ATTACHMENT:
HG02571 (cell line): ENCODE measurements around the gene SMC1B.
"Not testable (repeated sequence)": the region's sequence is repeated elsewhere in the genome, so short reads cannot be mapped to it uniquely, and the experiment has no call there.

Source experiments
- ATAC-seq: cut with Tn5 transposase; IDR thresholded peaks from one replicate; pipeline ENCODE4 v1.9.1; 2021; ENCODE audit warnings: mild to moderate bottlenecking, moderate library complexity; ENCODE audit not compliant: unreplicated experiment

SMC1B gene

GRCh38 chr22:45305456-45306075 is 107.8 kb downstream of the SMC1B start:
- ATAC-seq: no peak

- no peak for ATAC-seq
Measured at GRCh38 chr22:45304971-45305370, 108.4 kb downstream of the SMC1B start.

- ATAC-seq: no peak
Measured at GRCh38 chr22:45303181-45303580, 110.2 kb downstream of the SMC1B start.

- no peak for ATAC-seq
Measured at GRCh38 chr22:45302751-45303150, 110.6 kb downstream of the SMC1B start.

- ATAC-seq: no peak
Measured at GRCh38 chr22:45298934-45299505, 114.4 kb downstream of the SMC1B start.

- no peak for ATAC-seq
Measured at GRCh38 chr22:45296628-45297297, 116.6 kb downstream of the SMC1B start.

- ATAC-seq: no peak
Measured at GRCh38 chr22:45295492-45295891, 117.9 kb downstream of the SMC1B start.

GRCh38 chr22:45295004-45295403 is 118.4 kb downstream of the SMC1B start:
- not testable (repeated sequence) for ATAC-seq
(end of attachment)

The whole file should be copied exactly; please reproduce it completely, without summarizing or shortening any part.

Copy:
HG02571 (cell line): ENCODE measurements around the gene SMC1B.
"Not testable (repeated sequence)": the region's sequence is repeated elsewhere in the genome, so short reads cannot be mapped to it uniquely, and the experiment has no call there.

Source experiments
- ATAC-seq: cut with Tn5 transposase; IDR thresholded peaks from one replicate; pipeline ENCODE4 v1.9.1; 2021; ENCODE audit warnings: mild to moderate bottlenecking, moderate library complexity; ENCODE audit not compliant: unreplicated experiment

SMC1B gene

GRCh38 chr22:45305456-45306075 is 107.8 kb downstream of the SMC1B start:
- ATAC-seq: no peak

- no peak for ATAC-seq
Measured at GRCh38 chr22:45304971-45305370, 108.4 kb downstream of the SMC1B start.

- ATAC-seq: no peak
Measured at GRCh38 chr22:45303181-45303580, 110.2 kb downstream of the SMC1B start.

- no peak for ATAC-seq
Measured at GRCh38 chr22:45302751-45303150, 110.6 kb downstream of the SMC1B start.

- ATAC-seq: no peak
Measured at GRCh38 chr22:45298934-45299505, 114.4 kb downstream of the SMC1B start.

- no peak for ATAC-seq
Measured at GRCh38 chr22:45296628-45297297, 116.6 kb downstream of the SMC1B start.

- ATAC-seq: no peak
Measured at GRCh38 chr22:45295492-45295891, 117.9 kb downstream of the SMC1B start.

GRCh38 chr22:45295004-45295403 is 118.4 kb downstream of the SMC1B start:
- not testable (repeated sequence) for ATAC-seq